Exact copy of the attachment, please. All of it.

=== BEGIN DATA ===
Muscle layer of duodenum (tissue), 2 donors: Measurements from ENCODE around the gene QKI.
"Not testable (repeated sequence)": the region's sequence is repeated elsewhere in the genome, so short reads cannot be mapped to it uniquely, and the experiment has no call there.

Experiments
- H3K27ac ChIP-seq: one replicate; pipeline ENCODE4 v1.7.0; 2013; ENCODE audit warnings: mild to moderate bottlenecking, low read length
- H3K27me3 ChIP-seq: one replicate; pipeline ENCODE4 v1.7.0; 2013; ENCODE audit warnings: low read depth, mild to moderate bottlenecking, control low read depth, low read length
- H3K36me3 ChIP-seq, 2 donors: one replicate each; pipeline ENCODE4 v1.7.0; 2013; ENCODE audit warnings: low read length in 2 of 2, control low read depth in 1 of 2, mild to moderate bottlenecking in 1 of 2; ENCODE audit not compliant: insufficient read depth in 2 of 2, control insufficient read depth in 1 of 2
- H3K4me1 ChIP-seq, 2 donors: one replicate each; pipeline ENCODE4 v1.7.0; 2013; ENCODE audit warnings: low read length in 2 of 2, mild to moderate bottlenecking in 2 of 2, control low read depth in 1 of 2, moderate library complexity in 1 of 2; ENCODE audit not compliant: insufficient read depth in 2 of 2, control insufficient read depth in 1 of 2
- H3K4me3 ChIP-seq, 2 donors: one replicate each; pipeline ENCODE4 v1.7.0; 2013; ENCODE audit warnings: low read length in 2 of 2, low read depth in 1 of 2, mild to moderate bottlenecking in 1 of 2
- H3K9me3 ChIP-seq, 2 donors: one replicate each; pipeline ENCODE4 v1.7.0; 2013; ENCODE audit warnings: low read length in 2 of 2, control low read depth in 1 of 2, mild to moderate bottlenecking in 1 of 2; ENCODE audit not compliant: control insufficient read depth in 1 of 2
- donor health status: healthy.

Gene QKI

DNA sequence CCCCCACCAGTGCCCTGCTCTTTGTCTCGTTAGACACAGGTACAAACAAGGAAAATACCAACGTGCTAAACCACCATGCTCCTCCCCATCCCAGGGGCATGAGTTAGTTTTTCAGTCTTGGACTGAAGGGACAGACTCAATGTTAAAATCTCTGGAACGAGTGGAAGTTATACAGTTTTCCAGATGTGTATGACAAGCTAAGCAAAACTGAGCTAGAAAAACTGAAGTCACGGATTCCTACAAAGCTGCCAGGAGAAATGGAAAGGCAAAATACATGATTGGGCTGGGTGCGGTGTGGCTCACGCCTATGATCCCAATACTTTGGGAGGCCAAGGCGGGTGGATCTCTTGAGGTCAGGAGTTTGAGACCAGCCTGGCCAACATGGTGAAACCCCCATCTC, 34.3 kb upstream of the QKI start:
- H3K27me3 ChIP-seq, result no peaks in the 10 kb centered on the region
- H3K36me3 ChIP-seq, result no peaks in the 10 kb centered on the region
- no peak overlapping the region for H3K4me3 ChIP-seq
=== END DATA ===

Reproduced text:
Muscle layer of duodenum (tissue), 2 donors: Measurements from ENCODE around the gene QKI.
"Not testable (repeated sequence)": the region's sequence is repeated elsewhere in the genome, so short reads cannot be mapped to it uniquely, and the experiment has no call there.

Experiments
- H3K27ac ChIP-seq: one replicate; pipeline ENCODE4 v1.7.0; 2013; ENCODE audit warnings: mild to moderate bottlenecking, low read length
- H3K27me3 ChIP-seq: one replicate; pipeline ENCODE4 v1.7.0; 2013; ENCODE audit warnings: low read depth, mild to moderate bottlenecking, control low read depth, low read length
- H3K36me3 ChIP-seq, 2 donors: one replicate each; pipeline ENCODE4 v1.7.0; 2013; ENCODE audit warnings: low read length in 2 of 2, control low read depth in 1 of 2, mild to moderate bottlenecking in 1 of 2; ENCODE audit not compliant: insufficient read depth in 2 of 2, control insufficient read depth in 1 of 2
- H3K4me1 ChIP-seq, 2 donors: one replicate each; pipeline ENCODE4 v1.7.0; 2013; ENCODE audit warnings: low read length in 2 of 2, mild to moderate bottlenecking in 2 of 2, control low read depth in 1 of 2, moderate library complexity in 1 of 2; ENCODE audit not compliant: insufficient read depth in 2 of 2, control insufficient read depth in 1 of 2
- H3K4me3 ChIP-seq, 2 donors: one replicate each; pipeline ENCODE4 v1.7.0; 2013; ENCODE audit warnings: low read length in 2 of 2, low read depth in 1 of 2, mild to moderate bottlenecking in 1 of 2
- H3K9me3 ChIP-seq, 2 donors: one replicate each; pipeline ENCODE4 v1.7.0; 2013; ENCODE audit warnings: low read length in 2 of 2, control low read depth in 1 of 2, mild to moderate bottlenecking in 1 of 2; ENCODE audit not compliant: control insufficient read depth in 1 of 2
- donor health status: healthy.

Gene QKI

DNA sequence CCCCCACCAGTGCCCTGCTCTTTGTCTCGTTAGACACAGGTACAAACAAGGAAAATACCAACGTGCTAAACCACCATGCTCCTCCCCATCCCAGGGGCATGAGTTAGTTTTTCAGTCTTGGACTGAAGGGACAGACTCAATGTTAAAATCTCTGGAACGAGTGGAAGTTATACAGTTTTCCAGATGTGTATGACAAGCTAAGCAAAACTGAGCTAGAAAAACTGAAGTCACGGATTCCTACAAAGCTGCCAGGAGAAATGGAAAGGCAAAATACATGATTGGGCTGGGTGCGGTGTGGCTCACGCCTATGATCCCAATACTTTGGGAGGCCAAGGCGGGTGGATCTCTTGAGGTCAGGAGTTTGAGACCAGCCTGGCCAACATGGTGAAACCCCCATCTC, 34.3 kb upstream of the QKI start:
- H3K27me3 ChIP-seq, result no peaks in the 10 kb centered on the region
- H3K36me3 ChIP-seq, result no peaks in the 10 kb centered on the region
- no peak overlapping the region for H3K4me3 ChIP-seq